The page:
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Jeremiah 22:13-19

Context
Judgment on Jehoiakim

22:13 “‘Sure to be judged 1  is the king who builds his palace using injustice

and treats people unfairly while adding its upper rooms. 2 

He makes his countrymen work for him for nothing.

He does not pay them for their labor.

22:14 He says, “I will build myself a large palace

with spacious upper rooms.”

He cuts windows in its walls,

panels it 3  with cedar, and paints its rooms red. 4 

22:15 Does it make you any more of a king

that you outstrip everyone else in 5  building with cedar?

Just think about your father.

He was content that he had food and drink. 6 

He did what was just and right. 7 

So things went well with him.

22:16 He upheld the cause of the poor and needy.

So things went well for Judah.’ 8 

The Lord says,

‘That is a good example of what it means to know me.’ 9 

22:17 But you are always thinking and looking

for ways to increase your wealth by dishonest means.

Your eyes and your heart are set

on killing some innocent person

and committing fraud and oppression. 10 

22:18 So 11  the Lord has this to say about Josiah’s son, King Jehoiakim of Judah:

People will not mourn for him, saying,

“This makes me sad, my brother!

This makes me sad, my sister!”

They will not mourn for him, saying,

“Poor, poor lord! Poor, poor majesty!” 12 

22:19 He will be left unburied just like a dead donkey.

His body will be dragged off and thrown outside the gates of Jerusalem.’” 13 

1 sn Heb “Woe.” This particle is used in laments for the dead (cf., e.g., 1 Kgs 13:30; Jer 34:5) and as an introductory particle in indictments against a person on whom judgment is pronounced (cf., e.g., Isa 5:8, 11; Jer 23:1). The indictment is found here in vv. 13-17 and the announcement of judgment in vv. 18-19.

2 tn Heb “Woe to the one who builds his house by unrighteousness and its upper rooms with injustice using his neighbor [= countryman] as a slave for nothing and not giving to him his wages.”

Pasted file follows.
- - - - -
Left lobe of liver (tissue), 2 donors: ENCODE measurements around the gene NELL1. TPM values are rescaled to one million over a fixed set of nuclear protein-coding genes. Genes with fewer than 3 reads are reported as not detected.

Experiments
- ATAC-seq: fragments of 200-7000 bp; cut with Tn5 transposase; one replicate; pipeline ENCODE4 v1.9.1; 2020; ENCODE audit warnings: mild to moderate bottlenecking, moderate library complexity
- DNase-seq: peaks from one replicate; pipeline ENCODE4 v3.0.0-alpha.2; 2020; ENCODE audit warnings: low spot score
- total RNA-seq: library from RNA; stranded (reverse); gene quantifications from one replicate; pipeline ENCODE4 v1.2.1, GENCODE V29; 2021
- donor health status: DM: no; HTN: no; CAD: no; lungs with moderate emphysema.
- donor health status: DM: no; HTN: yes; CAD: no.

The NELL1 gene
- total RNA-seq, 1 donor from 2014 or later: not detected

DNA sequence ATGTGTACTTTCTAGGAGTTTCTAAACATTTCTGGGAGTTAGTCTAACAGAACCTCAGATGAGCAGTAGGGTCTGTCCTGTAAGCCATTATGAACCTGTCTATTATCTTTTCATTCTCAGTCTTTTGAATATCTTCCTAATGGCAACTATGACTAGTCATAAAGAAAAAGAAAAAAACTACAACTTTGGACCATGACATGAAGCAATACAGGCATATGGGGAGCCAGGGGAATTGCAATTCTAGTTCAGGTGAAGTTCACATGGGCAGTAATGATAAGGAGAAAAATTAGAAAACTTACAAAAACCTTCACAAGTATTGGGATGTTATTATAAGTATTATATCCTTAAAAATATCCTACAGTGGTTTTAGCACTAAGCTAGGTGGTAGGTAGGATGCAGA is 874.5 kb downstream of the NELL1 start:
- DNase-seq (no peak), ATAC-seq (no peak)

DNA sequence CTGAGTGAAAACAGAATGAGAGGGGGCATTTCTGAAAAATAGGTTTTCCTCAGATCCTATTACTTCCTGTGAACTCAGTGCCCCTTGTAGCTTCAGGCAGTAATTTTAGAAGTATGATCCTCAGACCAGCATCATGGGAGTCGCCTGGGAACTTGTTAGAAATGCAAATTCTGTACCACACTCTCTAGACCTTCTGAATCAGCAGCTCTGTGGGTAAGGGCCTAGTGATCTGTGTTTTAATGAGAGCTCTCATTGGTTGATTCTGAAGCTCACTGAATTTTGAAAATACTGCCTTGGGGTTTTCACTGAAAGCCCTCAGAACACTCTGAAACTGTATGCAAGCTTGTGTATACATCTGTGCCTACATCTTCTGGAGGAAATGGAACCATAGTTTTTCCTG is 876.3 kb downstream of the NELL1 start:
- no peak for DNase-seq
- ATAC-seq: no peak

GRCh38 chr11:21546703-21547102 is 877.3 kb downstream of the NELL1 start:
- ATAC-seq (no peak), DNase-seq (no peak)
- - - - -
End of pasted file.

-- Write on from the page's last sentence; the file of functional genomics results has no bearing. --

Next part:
sn This was a clear violation of covenant law (cf. Deut 24:14-15) and a violation of the requirements set forth in Jer 22:3. The allusion is to Jehoiakim who is not mentioned until v. 18. He was placed on the throne by Pharaoh Necho and ruled from 609-598 b.c. He became a vassal of Nebuchadnezzar but rebelled against him, bringing about the siege of 597 b.c. in which his son and many of the Judean leaders were carried off to Babylon (2 Kgs 23:34–24:16). He was a wicked king according to the author of the book of Kings (2 Kgs 23:37). He had Uriah the prophet killed (Jer 26:23) and showed no regard for Jeremiah’s prophecies, destroying the scroll containing them (Jer 36:23) and ordering Jeremiah’s arrest (Jer 36:23).

3 tc The MT should be emended to read חַלֹּנָיו וְסָפוֹן (khallonayv vÿsafon) instead of חַלֹּנָי וְסָפוּן (khallonay vÿsafon), i.e., the plural noun with third singular suffix rather than the first singular suffix and the infinitive absolute rather than the passive participle. The latter form then parallels the form for “paints” and functions in the same way (cf. GKC 345 §113.z for the infinitive with vav [ו] continuing a perfect). The errors in the MT involve reading the וְ once instead of twice (haplography) and reading the וּ (u) for the וֹ (o).

4 tn The word translated “red” only occurs here and in Ezek 23:14 where it refers to the pictures of the Babylonians on the wall of the temple. Evidently this was a favorite color for decoration. It is usually identified as vermilion, a mineral product from red ocher (cf. C. L. Wickwire, “Vermilion,” IDB 4:748).